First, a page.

Two BCS Programs Holiday in Sunny San Diego

Late December. San Diego, California. A holiday visit for the University of Minnesota football team to the Holiday Bowl.

And for the Gophers football team, it's neither sunny, merry or festive. An 8-4 record and competitive B1G season seems like a distant memory.

Nearly 1,300 people have signed an online petition at calling on the University of Minnesota President to fire football coach Tracy Claeys.

Ten players are suspended, with five facing expulsion after an alleged September sexual assault. You know the details.

From the Star Tribune's Chip Scoggins:

The Gophers football team will play a game here Tuesday night, which can be viewed as either a relief or a meaningless diversion given all that has transpired the past 14 days.

Coach Tracy Claeys spoke openly about his uncertain job status last week. Athletic director Mark Coyle has remained mum. About 2,600 fans purchased Holiday Bowl tickets through the Gophers’ ticket office, compared with about 7,800 for Washington State.
“This feels like it could be a step back to 10 years ago, when they hired [Tim] Brewster,” Stepnick said. “We’re going to lose recruits. We’re going to lose everything. I don’t think we look very good on a national scale, but this is our team. What are we going to do?”
Over at The Daily Gopher, there are approaching 200 comments on an excellent post explaining the Title IX process.
Two weeks ago Governor Mark Dayton called this tragic episode a "black eye" on the state of Minnesota.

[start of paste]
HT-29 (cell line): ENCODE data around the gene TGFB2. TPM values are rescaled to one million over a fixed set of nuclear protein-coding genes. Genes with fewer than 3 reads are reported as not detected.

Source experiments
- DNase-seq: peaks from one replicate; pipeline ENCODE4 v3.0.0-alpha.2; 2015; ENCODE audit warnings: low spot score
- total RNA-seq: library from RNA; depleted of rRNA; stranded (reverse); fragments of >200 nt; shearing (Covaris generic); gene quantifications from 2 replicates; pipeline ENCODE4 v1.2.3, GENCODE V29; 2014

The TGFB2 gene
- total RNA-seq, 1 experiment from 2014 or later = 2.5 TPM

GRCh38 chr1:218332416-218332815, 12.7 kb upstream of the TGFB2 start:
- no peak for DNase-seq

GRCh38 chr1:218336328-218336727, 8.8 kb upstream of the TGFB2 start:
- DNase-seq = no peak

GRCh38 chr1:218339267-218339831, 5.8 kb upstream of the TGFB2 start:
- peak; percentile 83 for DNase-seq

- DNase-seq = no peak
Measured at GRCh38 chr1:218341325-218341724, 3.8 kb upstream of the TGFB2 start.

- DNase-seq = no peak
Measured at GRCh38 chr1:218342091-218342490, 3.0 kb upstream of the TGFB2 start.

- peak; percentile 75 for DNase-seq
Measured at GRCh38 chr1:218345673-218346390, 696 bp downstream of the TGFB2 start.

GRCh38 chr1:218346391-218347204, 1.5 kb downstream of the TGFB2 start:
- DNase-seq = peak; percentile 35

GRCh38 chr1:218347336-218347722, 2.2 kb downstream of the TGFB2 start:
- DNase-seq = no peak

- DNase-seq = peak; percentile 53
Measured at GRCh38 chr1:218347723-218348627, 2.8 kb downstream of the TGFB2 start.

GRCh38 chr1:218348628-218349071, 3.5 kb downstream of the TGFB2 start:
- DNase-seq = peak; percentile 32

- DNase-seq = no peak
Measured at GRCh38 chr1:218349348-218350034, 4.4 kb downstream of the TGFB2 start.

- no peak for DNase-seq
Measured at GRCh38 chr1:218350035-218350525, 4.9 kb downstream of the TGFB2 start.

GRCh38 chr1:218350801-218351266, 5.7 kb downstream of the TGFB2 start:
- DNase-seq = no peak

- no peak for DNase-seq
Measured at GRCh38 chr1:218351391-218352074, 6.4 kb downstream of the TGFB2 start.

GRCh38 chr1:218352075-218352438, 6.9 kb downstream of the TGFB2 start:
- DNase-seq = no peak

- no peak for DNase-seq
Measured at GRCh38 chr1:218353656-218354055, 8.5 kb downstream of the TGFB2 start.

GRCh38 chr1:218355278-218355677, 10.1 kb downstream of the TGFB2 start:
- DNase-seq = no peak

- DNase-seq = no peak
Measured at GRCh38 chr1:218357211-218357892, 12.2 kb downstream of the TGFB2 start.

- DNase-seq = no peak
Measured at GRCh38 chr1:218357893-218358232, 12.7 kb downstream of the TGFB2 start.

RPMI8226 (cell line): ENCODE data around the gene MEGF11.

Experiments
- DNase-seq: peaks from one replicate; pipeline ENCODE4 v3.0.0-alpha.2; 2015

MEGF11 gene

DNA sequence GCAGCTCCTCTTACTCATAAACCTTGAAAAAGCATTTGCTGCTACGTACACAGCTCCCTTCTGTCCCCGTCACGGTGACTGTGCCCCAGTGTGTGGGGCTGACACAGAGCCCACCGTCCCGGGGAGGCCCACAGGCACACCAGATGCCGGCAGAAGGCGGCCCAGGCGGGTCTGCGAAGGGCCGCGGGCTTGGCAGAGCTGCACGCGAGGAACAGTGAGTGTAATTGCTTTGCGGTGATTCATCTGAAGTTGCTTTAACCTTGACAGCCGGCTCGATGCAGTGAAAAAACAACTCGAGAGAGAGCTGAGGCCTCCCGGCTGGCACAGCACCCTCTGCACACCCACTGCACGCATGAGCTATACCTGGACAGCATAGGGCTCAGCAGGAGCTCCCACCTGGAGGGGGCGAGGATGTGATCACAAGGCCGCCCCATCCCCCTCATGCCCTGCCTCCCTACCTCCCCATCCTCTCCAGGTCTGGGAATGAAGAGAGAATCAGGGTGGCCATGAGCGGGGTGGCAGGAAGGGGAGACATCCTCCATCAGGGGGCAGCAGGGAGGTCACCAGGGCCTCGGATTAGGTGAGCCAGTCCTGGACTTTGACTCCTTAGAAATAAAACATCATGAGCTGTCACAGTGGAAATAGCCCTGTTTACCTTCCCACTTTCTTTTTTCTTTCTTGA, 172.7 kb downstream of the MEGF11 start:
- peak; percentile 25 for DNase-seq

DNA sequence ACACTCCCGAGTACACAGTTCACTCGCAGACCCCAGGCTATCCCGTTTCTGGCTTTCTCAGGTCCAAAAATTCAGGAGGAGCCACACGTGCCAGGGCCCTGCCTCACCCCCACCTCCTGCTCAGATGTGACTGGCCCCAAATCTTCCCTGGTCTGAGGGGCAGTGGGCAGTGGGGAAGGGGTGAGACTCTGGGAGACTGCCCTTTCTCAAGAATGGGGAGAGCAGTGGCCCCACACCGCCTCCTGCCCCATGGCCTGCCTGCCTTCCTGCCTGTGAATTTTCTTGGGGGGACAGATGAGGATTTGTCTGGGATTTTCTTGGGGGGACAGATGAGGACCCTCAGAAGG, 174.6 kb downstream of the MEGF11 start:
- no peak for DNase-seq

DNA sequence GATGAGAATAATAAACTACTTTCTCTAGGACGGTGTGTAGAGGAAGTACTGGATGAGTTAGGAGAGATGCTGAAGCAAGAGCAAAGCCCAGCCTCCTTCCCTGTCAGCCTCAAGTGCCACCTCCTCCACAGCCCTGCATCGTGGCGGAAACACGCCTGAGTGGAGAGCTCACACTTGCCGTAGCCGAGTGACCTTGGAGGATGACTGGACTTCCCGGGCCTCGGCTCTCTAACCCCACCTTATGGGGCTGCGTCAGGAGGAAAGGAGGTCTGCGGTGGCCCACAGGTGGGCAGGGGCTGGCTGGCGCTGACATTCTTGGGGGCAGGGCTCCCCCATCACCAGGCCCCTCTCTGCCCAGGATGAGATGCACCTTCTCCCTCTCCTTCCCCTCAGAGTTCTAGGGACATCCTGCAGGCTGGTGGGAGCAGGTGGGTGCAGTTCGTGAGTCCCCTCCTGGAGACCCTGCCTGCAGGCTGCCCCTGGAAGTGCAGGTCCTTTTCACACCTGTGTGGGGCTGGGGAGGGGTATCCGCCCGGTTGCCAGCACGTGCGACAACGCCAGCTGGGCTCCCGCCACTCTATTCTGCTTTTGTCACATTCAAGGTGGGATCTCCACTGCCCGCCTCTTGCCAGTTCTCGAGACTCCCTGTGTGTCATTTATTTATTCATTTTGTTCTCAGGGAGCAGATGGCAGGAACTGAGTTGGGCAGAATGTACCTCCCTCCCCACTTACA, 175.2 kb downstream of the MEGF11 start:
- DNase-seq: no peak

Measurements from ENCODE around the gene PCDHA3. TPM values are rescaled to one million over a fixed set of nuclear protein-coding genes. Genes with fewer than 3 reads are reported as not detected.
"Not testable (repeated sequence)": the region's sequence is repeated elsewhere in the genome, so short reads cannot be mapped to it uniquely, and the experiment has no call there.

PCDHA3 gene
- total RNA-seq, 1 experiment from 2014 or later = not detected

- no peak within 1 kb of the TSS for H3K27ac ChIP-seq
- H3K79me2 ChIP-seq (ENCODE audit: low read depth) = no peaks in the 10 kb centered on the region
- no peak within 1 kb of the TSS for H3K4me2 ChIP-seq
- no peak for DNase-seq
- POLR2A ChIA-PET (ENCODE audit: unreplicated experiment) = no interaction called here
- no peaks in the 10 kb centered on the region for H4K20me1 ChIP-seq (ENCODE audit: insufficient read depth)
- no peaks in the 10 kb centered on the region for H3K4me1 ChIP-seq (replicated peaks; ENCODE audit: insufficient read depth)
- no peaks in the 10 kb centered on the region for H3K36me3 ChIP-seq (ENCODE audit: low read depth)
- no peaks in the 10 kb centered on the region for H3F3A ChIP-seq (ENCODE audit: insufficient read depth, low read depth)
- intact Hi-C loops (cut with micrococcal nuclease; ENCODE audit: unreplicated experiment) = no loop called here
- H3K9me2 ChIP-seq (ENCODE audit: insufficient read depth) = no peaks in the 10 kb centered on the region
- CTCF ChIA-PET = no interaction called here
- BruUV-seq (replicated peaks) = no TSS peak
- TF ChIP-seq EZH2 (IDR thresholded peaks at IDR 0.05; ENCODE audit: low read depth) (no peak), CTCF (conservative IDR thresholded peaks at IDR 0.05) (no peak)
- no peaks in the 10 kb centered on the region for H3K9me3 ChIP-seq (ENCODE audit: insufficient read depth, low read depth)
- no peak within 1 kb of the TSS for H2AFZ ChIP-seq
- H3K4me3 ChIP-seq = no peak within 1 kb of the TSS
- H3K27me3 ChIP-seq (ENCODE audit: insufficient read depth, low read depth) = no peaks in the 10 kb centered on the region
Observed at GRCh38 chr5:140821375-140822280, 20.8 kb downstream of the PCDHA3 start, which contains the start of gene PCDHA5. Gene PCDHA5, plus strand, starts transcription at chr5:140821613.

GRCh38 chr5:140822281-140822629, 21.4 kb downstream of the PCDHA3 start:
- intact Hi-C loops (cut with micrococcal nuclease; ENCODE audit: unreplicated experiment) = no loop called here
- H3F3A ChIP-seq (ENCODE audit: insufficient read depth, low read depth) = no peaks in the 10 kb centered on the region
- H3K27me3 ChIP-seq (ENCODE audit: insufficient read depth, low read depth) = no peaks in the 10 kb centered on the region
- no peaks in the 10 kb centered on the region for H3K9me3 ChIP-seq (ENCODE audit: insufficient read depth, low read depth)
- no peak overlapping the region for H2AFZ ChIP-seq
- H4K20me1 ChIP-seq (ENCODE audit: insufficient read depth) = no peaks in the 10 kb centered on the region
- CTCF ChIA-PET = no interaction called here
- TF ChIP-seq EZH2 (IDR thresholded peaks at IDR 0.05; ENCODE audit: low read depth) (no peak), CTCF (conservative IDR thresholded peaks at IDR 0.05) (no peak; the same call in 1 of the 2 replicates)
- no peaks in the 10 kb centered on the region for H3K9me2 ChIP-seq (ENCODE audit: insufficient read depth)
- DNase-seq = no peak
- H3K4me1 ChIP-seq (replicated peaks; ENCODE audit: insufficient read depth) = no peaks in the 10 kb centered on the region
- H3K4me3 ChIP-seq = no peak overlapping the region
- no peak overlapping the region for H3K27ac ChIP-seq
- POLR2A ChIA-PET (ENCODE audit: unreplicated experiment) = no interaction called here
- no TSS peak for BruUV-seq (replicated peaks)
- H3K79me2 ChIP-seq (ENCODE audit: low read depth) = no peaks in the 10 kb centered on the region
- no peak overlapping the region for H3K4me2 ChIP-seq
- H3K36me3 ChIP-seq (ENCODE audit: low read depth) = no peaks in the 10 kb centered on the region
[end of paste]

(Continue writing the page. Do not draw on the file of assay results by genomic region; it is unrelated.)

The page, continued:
And the warmth and festivities of a holiday trip to San Diego hasn't reduced the swelling.


Late December. San Diego, California. A holiday visit for the Washington State University football team to the Holiday Bowl.

And for the Cougars football team, their 8-4 record is reason for sunny outlook on the season that was.

Coverage in Pullman and across the state of Washington tells the story of a program looking not for diversion, but for the final act in a positive season.

The Seattle Times writes about wide receiver C.J. Dimry fulfilling a childhood dream.

Some speculation surrounds whether today will be the last game as for Washington State's QB Luke Falk, perhaps the most heralded Cougar QB since Drew Bledsoe.

In the Pullman-Review, columnist Vince Grippi believes the Cougars' good season will continue today in sunny San Diego.

The warmth and festivities of a holiday trip to San Diego is a sign in Pullman that Coach Mike Leach has the Cougars and their Air Raid offense headed in the right direction.

Monday, December 26, 2016

Turning The Lights Back On

Merry Christmas and Happy Hanukkah, Paging Jim Shikenjanski is back!

Eight years after shuttering the lights here, it's time to re-launch this little maroon and gold outpost.

Running PJS always brought me great joy. Whether it was dissecting Tubby Smith's 5-in, 5-out rotations, sparring with Kentucky-based Tubby bashers, blasting Tim Brewster's inanity or complaining about Patrick Reusse's persistently negative Gophers' coverage, PJS became for me a fun hobby that combined a few of my passions: writing, journalism and Gophers basketball.